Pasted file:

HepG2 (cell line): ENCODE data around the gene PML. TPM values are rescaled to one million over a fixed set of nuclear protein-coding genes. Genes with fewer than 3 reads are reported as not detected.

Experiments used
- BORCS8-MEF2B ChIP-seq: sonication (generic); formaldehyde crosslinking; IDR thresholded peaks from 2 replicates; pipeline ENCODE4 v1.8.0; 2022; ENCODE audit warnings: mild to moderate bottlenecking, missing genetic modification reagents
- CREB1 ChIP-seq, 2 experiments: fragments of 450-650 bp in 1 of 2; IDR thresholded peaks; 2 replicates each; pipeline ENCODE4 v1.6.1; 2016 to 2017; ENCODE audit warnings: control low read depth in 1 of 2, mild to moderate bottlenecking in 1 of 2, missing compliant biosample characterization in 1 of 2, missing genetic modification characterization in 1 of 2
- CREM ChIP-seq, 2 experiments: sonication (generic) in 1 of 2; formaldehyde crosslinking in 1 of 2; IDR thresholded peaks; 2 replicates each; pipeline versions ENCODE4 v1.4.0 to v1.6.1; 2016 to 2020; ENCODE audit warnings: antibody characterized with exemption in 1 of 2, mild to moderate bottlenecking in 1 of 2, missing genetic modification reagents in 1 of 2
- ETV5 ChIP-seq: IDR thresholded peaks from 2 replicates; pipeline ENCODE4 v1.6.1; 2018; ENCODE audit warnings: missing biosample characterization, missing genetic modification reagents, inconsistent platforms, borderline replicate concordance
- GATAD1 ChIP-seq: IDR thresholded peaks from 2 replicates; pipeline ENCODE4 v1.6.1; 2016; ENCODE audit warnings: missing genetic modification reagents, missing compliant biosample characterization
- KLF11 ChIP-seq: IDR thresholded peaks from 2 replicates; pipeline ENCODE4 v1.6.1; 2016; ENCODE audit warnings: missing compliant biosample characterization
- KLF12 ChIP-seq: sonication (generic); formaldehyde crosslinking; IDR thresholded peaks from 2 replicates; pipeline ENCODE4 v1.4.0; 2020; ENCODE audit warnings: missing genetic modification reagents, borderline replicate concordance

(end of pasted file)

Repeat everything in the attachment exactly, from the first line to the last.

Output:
HepG2 (cell line): ENCODE data around the gene PML. TPM values are rescaled to one million over a fixed set of nuclear protein-coding genes. Genes with fewer than 3 reads are reported as not detected.

Experiments used
- BORCS8-MEF2B ChIP-seq: sonication (generic); formaldehyde crosslinking; IDR thresholded peaks from 2 replicates; pipeline ENCODE4 v1.8.0; 2022; ENCODE audit warnings: mild to moderate bottlenecking, missing genetic modification reagents
- CREB1 ChIP-seq, 2 experiments: fragments of 450-650 bp in 1 of 2; IDR thresholded peaks; 2 replicates each; pipeline ENCODE4 v1.6.1; 2016 to 2017; ENCODE audit warnings: control low read depth in 1 of 2, mild to moderate bottlenecking in 1 of 2, missing compliant biosample characterization in 1 of 2, missing genetic modification characterization in 1 of 2
- CREM ChIP-seq, 2 experiments: sonication (generic) in 1 of 2; formaldehyde crosslinking in 1 of 2; IDR thresholded peaks; 2 replicates each; pipeline versions ENCODE4 v1.4.0 to v1.6.1; 2016 to 2020; ENCODE audit warnings: antibody characterized with exemption in 1 of 2, mild to moderate bottlenecking in 1 of 2, missing genetic modification reagents in 1 of 2
- ETV5 ChIP-seq: IDR thresholded peaks from 2 replicates; pipeline ENCODE4 v1.6.1; 2018; ENCODE audit warnings: missing biosample characterization, missing genetic modification reagents, inconsistent platforms, borderline replicate concordance
- GATAD1 ChIP-seq: IDR thresholded peaks from 2 replicates; pipeline ENCODE4 v1.6.1; 2016; ENCODE audit warnings: missing genetic modification reagents, missing compliant biosample characterization
- KLF11 ChIP-seq: IDR thresholded peaks from 2 replicates; pipeline ENCODE4 v1.6.1; 2016; ENCODE audit warnings: missing compliant biosample characterization
- KLF12 ChIP-seq: sonication (generic); formaldehyde crosslinking; IDR thresholded peaks from 2 replicates; pipeline ENCODE4 v1.4.0; 2020; ENCODE audit warnings: missing genetic modification reagents, borderline replicate concordance